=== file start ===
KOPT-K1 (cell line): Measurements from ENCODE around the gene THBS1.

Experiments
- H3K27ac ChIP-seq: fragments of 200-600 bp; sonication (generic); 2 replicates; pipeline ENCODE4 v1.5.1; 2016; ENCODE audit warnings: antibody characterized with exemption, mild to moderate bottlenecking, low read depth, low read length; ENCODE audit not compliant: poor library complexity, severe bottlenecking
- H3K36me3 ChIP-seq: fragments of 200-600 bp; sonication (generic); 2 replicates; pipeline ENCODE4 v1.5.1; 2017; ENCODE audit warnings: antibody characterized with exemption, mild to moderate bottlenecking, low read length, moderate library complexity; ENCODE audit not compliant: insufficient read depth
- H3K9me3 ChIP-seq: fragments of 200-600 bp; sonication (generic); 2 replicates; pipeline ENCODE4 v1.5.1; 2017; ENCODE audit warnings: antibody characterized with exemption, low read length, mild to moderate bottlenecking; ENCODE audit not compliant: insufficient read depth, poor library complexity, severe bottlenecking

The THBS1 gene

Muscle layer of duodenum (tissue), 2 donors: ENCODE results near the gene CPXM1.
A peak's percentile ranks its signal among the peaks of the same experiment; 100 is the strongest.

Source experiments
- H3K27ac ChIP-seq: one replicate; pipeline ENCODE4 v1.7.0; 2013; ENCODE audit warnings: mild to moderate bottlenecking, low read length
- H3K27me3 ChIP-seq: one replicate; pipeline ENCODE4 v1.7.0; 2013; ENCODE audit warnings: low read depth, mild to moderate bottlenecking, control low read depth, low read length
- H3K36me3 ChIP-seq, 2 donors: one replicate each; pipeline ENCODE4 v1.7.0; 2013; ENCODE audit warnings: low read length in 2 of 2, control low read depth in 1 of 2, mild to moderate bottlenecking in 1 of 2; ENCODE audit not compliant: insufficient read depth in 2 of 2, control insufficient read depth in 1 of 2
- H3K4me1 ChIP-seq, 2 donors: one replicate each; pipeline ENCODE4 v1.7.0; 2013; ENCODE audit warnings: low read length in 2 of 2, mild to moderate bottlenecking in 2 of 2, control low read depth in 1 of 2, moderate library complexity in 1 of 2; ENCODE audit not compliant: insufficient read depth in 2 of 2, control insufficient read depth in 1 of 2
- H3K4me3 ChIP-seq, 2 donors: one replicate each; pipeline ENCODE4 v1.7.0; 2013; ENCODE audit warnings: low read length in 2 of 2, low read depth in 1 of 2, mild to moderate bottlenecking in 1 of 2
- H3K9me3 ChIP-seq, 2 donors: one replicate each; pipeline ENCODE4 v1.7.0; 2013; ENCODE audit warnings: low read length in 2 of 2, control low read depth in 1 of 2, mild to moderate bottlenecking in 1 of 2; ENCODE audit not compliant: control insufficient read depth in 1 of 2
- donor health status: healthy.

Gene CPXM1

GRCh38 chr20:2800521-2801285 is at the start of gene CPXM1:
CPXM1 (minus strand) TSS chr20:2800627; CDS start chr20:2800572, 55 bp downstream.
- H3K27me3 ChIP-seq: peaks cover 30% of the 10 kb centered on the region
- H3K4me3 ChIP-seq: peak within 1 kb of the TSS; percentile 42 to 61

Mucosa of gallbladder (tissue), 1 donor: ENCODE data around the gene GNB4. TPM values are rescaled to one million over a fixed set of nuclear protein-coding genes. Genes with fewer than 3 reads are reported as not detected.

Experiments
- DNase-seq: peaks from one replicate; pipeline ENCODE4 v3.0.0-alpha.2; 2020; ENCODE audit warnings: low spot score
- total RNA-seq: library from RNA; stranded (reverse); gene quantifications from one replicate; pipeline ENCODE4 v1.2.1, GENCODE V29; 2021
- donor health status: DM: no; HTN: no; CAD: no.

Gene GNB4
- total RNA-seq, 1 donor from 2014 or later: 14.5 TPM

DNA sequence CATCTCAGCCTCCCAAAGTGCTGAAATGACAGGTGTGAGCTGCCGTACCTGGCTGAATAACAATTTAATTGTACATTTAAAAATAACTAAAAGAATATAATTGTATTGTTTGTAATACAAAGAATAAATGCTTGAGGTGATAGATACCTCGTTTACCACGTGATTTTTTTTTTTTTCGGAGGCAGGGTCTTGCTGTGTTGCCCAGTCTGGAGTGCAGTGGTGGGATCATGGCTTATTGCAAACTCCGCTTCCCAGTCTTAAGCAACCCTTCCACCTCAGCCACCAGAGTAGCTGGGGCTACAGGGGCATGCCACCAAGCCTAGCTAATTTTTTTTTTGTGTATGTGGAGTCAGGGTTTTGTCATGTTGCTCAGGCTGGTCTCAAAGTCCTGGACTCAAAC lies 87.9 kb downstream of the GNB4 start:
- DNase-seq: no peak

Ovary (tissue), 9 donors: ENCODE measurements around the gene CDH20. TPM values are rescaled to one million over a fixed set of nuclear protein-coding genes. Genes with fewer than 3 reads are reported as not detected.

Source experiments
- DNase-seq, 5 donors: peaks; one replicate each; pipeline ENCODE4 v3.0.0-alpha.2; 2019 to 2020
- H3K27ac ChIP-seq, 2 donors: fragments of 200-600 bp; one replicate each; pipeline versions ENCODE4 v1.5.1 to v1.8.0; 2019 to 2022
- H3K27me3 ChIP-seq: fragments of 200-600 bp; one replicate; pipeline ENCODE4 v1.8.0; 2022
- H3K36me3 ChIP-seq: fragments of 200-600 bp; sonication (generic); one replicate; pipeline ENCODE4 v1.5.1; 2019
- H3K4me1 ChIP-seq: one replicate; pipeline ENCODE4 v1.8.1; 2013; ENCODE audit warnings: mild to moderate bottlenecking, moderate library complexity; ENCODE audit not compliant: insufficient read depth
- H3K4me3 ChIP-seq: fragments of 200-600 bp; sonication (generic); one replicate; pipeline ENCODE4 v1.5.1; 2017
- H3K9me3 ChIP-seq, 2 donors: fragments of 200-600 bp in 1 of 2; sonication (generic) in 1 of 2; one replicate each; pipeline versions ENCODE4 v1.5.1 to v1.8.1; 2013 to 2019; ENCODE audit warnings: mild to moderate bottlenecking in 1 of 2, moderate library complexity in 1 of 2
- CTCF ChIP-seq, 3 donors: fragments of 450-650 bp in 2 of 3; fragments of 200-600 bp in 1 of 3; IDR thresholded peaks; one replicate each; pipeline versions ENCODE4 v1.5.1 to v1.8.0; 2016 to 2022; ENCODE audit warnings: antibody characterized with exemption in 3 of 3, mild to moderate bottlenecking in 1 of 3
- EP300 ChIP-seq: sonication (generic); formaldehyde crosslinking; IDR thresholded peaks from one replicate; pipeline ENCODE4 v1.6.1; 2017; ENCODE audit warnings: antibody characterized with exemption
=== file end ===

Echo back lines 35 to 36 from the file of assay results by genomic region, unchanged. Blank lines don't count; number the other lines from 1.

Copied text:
- H3K27me3 ChIP-seq: fragments of 200-600 bp; one replicate; pipeline ENCODE4 v1.8.0; 2022
- H3K36me3 ChIP-seq: fragments of 200-600 bp; sonication (generic); one replicate; pipeline ENCODE4 v1.5.1; 2019